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Memory error

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Jorge Cocomess
Super Advisor

Memory error

Hello Everyone -

Anyone seen this error (below) before??

The specs on the Alpha severs as follows:
Alpha 4100 w/2.0GB of RAM - OpenVMS 7.3-2

Error: Not enough memory. Attempting to allocate
64000 entries of 2 bytes for 'c042bf'


Thanks,
J
12 REPLIES
Jim_McKinney
Honored Contributor

Re: Memory error

What context? Is "c042bf" a PID? Where do you see this message? on the console? in a batch log? during an interactive session?

Anyway, sounds like a working set is too small.
Jan van den Ende
Honored Contributor

Re: Memory error

Jorge,


Error: Not enough memory. Attempting to allocate
64000 entries of 2 bytes for 'c042bf'


This is NOT a VMS error.
All of them are of the format:
%xxx-y-zzz , text

Where xxx = facility ( LIB or SYS or SOR 0r... many others

y = S, I, W, E, or F
for Success (usually supperssed messages!), Informational, Warning, Error or Fatal
zzz = short message mnemonic, like in this case it probably would have been INSVIRMEM
text = description. In this case a likely text would have been Insufficient Virtual Memory.

I suspect this message is from a package (a Unix port maybe ?) that captures several errors and then tries to give a "more descriptive error message" - only, the standard VMS messages are MUCH more informational.

Can you tell us what software gave this message?

Proost.

Have one on me.

jep
Don't rust yours pelled jacker to fine doll missed aches.
Jorge Cocomess
Super Advisor

Re: Memory error

I saw the error in the batch log. If the workingset is too small, how do you go about checking it and increase it?

Thanks for your help.

Jim_McKinney
Honored Contributor
Solution

Re: Memory error

> how do you go about checking it and increase it?


In the simple case...

$ set default sys$system:
$ run authorize
UAF> show USERNAME
UAF> mod USERNAME/wsex=nnnnn
UAF> exit

where USERNAME is the owner of that batch log file and nnnnn is some number greater than the previous value of WSEXTENT (in pages). 64000*2 bytes is only 250 pages sp that's just the last thing that occurred in the process prior to failure. If you don't have the source to determine the needs then just guess. On an alpha server with memory such as yours 32000 pages is certainly not out of line (64k is unlikely to be a problem either).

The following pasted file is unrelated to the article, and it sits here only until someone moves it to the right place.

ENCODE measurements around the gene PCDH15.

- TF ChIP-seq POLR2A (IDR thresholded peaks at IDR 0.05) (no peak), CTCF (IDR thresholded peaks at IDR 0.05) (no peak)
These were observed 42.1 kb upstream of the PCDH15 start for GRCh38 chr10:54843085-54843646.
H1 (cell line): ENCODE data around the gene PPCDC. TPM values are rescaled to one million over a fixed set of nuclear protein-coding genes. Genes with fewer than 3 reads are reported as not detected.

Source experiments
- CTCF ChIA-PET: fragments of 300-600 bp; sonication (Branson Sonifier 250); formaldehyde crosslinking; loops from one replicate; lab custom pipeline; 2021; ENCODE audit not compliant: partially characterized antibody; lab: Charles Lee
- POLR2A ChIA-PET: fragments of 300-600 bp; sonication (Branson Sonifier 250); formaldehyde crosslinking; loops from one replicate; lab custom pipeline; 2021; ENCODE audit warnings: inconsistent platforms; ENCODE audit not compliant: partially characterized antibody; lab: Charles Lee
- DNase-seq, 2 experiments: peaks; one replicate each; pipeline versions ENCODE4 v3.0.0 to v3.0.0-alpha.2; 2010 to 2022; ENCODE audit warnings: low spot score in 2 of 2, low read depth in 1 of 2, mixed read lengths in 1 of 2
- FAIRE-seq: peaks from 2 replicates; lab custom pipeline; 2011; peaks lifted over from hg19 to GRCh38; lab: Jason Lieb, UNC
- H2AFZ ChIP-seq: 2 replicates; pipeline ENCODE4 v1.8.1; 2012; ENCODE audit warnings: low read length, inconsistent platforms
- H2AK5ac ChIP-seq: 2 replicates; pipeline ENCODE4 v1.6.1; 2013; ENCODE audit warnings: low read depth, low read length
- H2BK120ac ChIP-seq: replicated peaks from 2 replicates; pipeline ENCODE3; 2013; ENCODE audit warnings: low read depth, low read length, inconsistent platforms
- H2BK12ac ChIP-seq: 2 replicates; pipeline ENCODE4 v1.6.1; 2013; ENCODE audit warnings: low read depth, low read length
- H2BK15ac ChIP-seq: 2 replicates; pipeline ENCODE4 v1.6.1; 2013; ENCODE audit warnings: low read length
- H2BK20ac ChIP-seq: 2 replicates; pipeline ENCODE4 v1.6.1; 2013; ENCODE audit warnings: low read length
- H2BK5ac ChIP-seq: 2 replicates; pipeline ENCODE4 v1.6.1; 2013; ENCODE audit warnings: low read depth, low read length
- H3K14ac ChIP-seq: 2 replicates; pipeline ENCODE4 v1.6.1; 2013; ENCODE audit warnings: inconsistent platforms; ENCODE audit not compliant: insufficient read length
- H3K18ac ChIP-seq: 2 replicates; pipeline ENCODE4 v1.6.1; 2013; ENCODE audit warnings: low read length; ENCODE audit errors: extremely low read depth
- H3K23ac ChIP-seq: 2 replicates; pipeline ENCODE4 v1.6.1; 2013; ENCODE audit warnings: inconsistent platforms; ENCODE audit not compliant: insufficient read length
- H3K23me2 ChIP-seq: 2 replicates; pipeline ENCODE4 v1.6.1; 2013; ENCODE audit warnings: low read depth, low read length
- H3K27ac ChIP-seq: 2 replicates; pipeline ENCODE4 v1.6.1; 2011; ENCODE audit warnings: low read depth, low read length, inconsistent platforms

Arch_Muthiah
Honored Contributor

Re: Memory error

Jorge,

I have no info what kind of application you with other system's loads, anyway I would like to suggest to consider couple of more sysgen params for this kind error.

Usually when a process starts executing an image, the process works within WSDEFAULT.

When that process has higher page fault rate than PFRATH, then it will go upto WSQUOTA by the size of WSINC.
i.e WSDEFAULT - WSINC - WSQUOTA

If the process keeps increasing page fault rate and the free list size exceeds BORROWLIM, then that process continues to get the pagelets by WSINC until the free list size is inadequate or WSEXTENT is reached
i.e WSDEFAULT - WSINC - WSQUOTA - WSINC - WSEXTENT.

So better you can look into atleast DSDEFAULT, WSQUOTA, and WSEXTENT values and once you confirm this is the reason, you can follow Jim's way to modify the params values.

Archunan
Regards
Archie
Wim Van den Wyngaert
Honored Contributor

Re: Memory error

That's not correct.

A process starts with wsdefault (doing dcl).
When an image is started, you get wsquota.